I don't think it's really advisable to cut drilled rotors though....

    It is Very important that those holes are chamfered so that they Don't crack.

    Did you re-chamfer all holes on both sides after cutting?

  5. #20
    Big Red's Caddy is offline Cadillac Owners Member
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    Re: Drilled and Slotted brake rotors..?

    I did not re-chamfer the holes. The hole had a slight machined radius to the hole. Yes re-machining the rotor is more aggresive than natural wear and tear daily driving but the cracking is something I will keep an eye on. Under extreme applications I can see where replacing the rotors would be more likely, however, with new cutting bits, a good brake lathe, and numerous silencers I was able re-machine my rotors with little to no chatter/vibrations in the finish. I don't really recommend everybody to do the same. This was just my experience with crossed drilled rotors. I do not want to mislead anybody on here.

  6. #21
    Blown & Injected is offline Cadillac Owners Member
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    Re: Drilled and Slotted brake rotors..?

    Quote Originally Posted by BaTu View Post
    As I understand it (I had PowerSlots on my '97 STS and was Very Happy with them), the slots & holes/dimples have Much Less to do with cooling than they do with "venting" the gases that are produced under braking.

    You do not have to be on a track to get a benefit from this!

    Just as your tires can Hydroplane, your pads can "float", a little, on the cushion of gas they produce as the material is burned-up.

    Mine never cracked, warped, or glazed and I used ceramic pads and did a Bunch of hard braking.
    from the Baer Brake FAQ page:
    What are the benefits to cross-drilling, slotting, and zinc-washing my rotors?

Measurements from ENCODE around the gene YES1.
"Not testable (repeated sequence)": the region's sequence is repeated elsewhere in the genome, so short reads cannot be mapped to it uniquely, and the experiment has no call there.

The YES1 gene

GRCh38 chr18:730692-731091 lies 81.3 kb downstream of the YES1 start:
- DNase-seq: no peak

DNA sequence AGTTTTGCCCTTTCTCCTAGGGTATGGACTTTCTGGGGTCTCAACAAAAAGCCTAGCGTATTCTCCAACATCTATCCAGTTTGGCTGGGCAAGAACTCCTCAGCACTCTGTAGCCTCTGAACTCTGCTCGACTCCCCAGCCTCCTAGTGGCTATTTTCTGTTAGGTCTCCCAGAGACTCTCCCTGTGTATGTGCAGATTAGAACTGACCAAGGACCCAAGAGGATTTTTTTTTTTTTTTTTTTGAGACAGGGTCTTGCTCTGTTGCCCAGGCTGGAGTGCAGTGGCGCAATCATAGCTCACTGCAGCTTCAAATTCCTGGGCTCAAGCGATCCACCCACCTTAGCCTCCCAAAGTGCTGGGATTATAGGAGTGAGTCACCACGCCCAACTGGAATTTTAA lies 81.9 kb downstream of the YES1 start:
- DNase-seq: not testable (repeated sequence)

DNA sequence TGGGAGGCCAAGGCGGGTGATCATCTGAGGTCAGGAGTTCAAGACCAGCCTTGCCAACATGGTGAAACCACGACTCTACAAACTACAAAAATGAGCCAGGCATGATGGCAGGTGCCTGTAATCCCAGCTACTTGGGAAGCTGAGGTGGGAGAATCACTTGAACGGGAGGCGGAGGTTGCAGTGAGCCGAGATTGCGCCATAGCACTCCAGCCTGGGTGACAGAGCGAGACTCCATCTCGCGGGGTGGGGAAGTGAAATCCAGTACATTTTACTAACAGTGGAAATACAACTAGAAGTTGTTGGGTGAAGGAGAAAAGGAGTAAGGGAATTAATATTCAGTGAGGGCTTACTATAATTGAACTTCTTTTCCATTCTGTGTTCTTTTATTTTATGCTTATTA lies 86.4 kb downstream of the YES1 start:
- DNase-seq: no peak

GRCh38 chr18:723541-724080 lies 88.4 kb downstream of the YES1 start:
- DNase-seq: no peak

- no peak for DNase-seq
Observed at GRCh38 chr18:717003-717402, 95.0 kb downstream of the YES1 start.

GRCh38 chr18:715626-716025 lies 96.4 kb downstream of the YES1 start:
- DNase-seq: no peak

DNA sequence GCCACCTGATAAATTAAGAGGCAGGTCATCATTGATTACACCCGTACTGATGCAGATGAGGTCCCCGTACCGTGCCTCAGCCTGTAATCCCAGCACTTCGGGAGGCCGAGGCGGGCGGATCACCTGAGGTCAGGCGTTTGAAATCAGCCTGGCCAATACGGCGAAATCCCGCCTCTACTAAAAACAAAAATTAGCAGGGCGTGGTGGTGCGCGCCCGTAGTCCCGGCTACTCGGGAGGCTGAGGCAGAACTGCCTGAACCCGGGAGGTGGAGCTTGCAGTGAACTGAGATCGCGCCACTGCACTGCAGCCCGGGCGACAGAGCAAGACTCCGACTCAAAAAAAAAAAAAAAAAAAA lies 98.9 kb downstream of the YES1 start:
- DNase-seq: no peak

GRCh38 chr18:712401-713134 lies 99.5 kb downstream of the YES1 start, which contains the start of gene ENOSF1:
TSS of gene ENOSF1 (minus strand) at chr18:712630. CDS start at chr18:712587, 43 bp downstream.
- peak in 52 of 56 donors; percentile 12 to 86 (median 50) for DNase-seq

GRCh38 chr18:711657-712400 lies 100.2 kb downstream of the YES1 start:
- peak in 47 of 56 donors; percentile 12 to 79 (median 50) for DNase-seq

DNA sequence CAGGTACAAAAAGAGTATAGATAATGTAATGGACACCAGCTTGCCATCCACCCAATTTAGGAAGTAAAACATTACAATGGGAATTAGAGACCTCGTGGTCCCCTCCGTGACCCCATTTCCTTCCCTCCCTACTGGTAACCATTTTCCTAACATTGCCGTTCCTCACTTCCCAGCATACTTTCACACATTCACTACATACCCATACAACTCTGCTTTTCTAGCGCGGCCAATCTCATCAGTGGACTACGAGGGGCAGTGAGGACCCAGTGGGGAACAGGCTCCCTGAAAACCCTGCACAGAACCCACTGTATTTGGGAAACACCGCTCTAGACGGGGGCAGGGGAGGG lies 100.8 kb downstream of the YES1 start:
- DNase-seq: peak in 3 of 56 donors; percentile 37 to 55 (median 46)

In years past, cross-drilling and/or slotting the rotor for racing purposes was beneficial by providing a way to expel the gasses created when the bonding agents employed to manufacture the pads began to break down at extreme temperatures. This condition is often referred to as "green pad fade" or "outgassing". When it does occur, the driver still has a good firm brake pedal, but simply little or no friction. Since this normally happens only at temperatures witnessed in racing, this can be very exciting! However, with today´s race pad technology, “outgassing” is no longer much of a concern. When shopping for races pads, or even ultra high performance road pads, look for the phrases, "dynamic surface treatment", "race ready", and/or, "pre-burnished". When these or similar statements are made by the pad manufacturer, the pad in question will likely have little or no problem with “outgassing”. Ironically more pedestrian pads used on most streetcars will still exhibit “outgassing”, but only when used at temperatures normally only encountered on the racetrack. Although cross-drilling and/or slotting will provide a welcome path to expend any gasses when and if they develop, it is primarily a visual enhancement behind today’s often wide-open wheel designs. Cross-drilling offers the greatest gas relief pathway, but creates potential "stress risers" from which cracks can occur. Baer´s rotors are cast with cross-drilling in mind, from the material specified, to curved vanes, behind which the holes are placed to minimize potential crack migration. Slotted surfaces are what Baer recommends for track only use. Slotted only rotors are offered as an option for any of Baer’s offerings.